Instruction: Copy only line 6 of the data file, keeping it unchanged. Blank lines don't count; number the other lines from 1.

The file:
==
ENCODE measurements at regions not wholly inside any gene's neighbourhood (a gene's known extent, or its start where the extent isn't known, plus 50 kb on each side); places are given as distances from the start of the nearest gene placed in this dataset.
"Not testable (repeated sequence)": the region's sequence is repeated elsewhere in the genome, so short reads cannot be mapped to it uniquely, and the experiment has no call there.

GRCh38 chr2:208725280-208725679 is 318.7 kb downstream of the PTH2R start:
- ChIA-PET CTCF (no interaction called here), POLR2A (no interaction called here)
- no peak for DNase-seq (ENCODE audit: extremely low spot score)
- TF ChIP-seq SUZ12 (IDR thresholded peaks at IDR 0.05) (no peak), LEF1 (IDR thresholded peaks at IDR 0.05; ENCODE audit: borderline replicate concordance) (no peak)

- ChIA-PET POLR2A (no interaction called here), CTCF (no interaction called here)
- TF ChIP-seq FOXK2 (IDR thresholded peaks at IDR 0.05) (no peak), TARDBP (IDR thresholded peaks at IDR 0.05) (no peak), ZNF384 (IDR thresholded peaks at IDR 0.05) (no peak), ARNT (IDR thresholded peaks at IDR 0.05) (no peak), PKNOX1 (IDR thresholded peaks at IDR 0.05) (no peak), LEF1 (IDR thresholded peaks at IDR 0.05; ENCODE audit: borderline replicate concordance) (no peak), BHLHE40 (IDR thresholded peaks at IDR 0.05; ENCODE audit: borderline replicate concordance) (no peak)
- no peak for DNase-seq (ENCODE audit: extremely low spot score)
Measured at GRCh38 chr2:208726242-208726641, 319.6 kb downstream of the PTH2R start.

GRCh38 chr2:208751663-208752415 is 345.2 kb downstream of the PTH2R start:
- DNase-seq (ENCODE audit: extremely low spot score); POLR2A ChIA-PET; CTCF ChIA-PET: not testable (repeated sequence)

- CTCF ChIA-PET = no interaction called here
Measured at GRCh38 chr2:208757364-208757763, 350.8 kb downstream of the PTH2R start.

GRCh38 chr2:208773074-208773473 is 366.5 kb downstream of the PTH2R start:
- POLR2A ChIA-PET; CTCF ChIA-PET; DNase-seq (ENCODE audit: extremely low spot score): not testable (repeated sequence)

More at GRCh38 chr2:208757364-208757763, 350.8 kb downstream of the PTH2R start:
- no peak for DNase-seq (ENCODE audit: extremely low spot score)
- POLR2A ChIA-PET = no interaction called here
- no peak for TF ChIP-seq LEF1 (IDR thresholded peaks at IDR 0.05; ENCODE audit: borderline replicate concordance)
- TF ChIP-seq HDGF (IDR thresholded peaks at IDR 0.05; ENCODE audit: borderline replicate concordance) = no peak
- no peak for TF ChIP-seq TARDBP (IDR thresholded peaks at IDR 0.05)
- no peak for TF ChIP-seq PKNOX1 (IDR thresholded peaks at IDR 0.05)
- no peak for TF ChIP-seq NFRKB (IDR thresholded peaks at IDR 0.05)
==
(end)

- TF ChIP-seq SUZ12 (IDR thresholded peaks at IDR 0.05) (no peak), LEF1 (IDR thresholded peaks at IDR 0.05; ENCODE audit: borderline replicate concordance) (no peak)